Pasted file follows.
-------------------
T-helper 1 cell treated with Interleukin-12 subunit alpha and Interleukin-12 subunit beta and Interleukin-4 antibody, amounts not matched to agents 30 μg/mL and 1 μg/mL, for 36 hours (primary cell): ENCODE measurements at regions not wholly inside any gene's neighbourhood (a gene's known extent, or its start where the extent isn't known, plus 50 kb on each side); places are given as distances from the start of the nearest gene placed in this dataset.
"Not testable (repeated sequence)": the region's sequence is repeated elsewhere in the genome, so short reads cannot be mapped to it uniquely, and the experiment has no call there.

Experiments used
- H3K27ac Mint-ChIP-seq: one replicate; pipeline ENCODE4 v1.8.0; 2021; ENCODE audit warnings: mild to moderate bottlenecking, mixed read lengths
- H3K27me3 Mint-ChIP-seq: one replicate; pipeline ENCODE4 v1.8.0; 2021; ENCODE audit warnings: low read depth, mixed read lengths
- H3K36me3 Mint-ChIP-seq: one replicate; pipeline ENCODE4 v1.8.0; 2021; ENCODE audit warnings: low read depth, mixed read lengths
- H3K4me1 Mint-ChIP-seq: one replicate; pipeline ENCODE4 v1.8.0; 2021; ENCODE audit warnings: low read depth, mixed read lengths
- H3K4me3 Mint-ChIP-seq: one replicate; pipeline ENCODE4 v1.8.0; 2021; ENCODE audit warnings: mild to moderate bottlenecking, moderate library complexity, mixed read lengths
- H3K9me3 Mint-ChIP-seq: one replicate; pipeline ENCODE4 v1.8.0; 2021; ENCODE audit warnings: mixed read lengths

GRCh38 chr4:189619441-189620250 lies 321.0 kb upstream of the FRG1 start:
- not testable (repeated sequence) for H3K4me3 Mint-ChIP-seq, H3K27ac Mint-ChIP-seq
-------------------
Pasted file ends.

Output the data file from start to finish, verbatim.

T-helper 1 cell treated with Interleukin-12 subunit alpha and Interleukin-12 subunit beta and Interleukin-4 antibody, amounts not matched to agents 30 μg/mL and 1 μg/mL, for 36 hours (primary cell): ENCODE measurements at regions not wholly inside any gene's neighbourhood (a gene's known extent, or its start where the extent isn't known, plus 50 kb on each side); places are given as distances from the start of the nearest gene placed in this dataset.
"Not testable (repeated sequence)": the region's sequence is repeated elsewhere in the genome, so short reads cannot be mapped to it uniquely, and the experiment has no call there.

Experiments used
- H3K27ac Mint-ChIP-seq: one replicate; pipeline ENCODE4 v1.8.0; 2021; ENCODE audit warnings: mild to moderate bottlenecking, mixed read lengths
- H3K27me3 Mint-ChIP-seq: one replicate; pipeline ENCODE4 v1.8.0; 2021; ENCODE audit warnings: low read depth, mixed read lengths
- H3K36me3 Mint-ChIP-seq: one replicate; pipeline ENCODE4 v1.8.0; 2021; ENCODE audit warnings: low read depth, mixed read lengths
- H3K4me1 Mint-ChIP-seq: one replicate; pipeline ENCODE4 v1.8.0; 2021; ENCODE audit warnings: low read depth, mixed read lengths
- H3K4me3 Mint-ChIP-seq: one replicate; pipeline ENCODE4 v1.8.0; 2021; ENCODE audit warnings: mild to moderate bottlenecking, moderate library complexity, mixed read lengths
- H3K9me3 Mint-ChIP-seq: one replicate; pipeline ENCODE4 v1.8.0; 2021; ENCODE audit warnings: mixed read lengths

GRCh38 chr4:189619441-189620250 lies 321.0 kb upstream of the FRG1 start:
- not testable (repeated sequence) for H3K4me3 Mint-ChIP-seq, H3K27ac Mint-ChIP-seq